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How plumbing can be made more attractive to millennials: Earn while you Learn

Plumber holding a pipe wrench

Written by Eamonn Ryan

The fact that the trades no longer have the same amount of prestige as they once had, has a lot to do with the school system. Every developed country has a similar challenge, as university came to be seen as providing every youth’s dream career, rather than trades.

Brendan Reynolds, executive director of IOPSA, says: “From the moment a child goes to school aged six or seven, they are being indoctrinated through almost every activity they participate in, that they must only succeed academically and thereafter go to university. Following school they are expected to become a lawyer, doctor or accountant. Everything in the school system and society pushes them in the academic direction. In the generations past, the primary school system used to include practical components like building structures with Lego – using their hands. The current emphasis acts as a funnel that children are pushed through almost from the moment they are born. It is no wonder that trades are seldom even considered as a career.”

While there is nothing wrong with those careers, he notes that the system de-emphasises all trade-orientated careers to the extent they are not considered at all or else only as second-class and lacking any prestige. Trades are held up as a child’s default future if they do not pass academically. This view of trades is subliminally established at school as ‘the loser’s’ career.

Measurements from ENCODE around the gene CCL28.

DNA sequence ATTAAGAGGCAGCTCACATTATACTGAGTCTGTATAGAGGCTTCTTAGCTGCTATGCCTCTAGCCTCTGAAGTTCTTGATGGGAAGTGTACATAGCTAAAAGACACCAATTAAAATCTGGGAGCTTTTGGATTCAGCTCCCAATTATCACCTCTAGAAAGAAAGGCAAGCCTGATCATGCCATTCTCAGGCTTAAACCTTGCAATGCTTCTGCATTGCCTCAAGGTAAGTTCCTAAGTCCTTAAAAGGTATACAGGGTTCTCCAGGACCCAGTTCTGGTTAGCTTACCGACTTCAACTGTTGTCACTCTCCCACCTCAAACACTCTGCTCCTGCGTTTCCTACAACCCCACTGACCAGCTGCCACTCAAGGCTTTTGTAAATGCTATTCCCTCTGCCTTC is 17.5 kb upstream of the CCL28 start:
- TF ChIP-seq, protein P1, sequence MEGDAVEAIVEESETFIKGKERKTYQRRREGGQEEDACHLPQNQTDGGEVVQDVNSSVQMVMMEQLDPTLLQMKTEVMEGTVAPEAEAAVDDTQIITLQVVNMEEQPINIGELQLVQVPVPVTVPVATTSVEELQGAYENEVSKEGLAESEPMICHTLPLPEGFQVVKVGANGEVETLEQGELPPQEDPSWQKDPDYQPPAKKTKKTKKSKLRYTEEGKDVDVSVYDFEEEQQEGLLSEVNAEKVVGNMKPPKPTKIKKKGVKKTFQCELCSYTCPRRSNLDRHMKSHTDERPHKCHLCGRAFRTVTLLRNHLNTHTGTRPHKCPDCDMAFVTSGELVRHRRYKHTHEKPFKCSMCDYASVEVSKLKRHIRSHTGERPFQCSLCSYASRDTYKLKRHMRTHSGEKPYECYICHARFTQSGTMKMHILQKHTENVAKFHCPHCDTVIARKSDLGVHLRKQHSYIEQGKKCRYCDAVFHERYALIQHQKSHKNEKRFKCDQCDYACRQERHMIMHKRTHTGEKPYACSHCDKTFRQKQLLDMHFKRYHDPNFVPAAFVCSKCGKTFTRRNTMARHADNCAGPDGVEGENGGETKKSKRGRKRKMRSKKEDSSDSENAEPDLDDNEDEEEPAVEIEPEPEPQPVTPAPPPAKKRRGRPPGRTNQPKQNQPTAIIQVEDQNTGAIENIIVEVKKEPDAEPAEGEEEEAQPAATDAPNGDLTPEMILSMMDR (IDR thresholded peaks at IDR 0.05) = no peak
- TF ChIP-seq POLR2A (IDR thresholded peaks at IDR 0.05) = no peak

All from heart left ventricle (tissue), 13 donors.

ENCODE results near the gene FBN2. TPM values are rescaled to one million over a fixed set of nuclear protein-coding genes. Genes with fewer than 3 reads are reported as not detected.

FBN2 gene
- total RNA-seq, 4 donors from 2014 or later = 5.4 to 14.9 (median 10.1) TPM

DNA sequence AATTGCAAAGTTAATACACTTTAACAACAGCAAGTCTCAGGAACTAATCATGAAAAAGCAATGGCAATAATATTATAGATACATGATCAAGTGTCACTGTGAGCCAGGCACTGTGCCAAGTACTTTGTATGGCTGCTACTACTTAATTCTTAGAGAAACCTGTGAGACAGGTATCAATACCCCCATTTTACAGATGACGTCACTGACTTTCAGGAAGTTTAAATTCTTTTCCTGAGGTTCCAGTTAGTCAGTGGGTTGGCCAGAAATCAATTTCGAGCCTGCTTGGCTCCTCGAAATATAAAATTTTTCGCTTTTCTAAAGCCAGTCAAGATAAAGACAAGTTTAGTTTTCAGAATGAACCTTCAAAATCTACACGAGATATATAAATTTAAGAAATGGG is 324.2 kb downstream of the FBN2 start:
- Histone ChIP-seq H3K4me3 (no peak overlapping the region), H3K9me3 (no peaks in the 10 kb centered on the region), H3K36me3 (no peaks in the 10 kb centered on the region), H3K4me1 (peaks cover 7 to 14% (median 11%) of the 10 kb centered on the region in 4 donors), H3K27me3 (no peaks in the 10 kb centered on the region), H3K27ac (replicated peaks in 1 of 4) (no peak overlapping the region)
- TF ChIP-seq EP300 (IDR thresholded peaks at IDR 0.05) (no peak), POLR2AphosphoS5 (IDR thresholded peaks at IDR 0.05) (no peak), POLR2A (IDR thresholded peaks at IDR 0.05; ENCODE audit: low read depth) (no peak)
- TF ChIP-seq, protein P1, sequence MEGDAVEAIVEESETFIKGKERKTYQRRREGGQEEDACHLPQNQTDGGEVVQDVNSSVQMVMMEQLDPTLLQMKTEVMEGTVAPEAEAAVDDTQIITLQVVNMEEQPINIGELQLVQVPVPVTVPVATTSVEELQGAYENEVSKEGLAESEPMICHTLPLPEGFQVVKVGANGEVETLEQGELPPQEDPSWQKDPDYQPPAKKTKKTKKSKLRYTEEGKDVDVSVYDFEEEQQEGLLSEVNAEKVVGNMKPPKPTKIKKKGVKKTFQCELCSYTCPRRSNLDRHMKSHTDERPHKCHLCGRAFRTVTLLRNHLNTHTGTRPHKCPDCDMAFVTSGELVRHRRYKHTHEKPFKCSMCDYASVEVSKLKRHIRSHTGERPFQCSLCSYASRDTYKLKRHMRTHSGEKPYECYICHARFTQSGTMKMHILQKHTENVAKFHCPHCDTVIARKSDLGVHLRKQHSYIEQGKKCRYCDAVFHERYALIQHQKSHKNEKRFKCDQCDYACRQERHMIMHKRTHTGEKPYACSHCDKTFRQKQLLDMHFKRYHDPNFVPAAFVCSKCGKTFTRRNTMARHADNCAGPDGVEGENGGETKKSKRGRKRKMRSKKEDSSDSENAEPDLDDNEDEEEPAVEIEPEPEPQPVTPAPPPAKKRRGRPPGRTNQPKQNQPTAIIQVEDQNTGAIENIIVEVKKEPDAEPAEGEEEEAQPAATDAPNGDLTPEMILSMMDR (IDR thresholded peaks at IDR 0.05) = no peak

“The reality is that the trades are an extremely attractive career, especially for millennials. This is especially evident in the US where the cost of college education has become prohibitive. There, many youths today are either leaving university or opting straight out of school to go to trade school,” says Reynolds.

There are several reasons why it makes sense: “You earn while you learn, instead of paying an exorbitant amount for a university education and then starting your career with a huge debt. While trainees at trade school may be earning a small stipend, that is certainly better than having each month for an over-priced academic education. Multiply that over three years and the difference is massive – in South Africa the cumulative difference may be R500,000 or more. The plumbing qualification is not an expensive one to obtain.

“While a doctor, lawyer or accountant may earn more than the plumber in the early career stage of plumbing, there are two important differences. The plumber is not carrying a huge debt whereas the professional is and indeed may still have to do articles. In addition, a good plumber can earn well within ten years by establishing their own business, whereas a professional is unlikely to do so that early in their career. Even when a professional does establish their own business, the cost of overheads is much higher with offices and staff. A plumber can get by with a bakkie and tools,” explains Reynolds.

Having opened their own business, a plumber is thereafter not limited as to income. Many trades people are wealthy, having built up multiple teams – just like any business owner. IOPSA recently did a benchmarking exercise: to run a team requires approximately R80,000/month of work. That is not hard to achieve, says Reynolds. “As a business increases the number of teams, the average amount of revenue needed per team reduces through economies of scale as certain admin costs are fixed irrespective of how many teams there are. In fact, each team is capable of doing far more than R80,000 of work per month.

“A final attraction of plumbing as a career – as with other trades such as an electrician – is that the job itself gives tremendous satisfaction through helping customers. It is not some anonymous activity – as are many office jobs. The plumber is constantly in a person’s home helping a flesh-and-blood person with a very real problem.”

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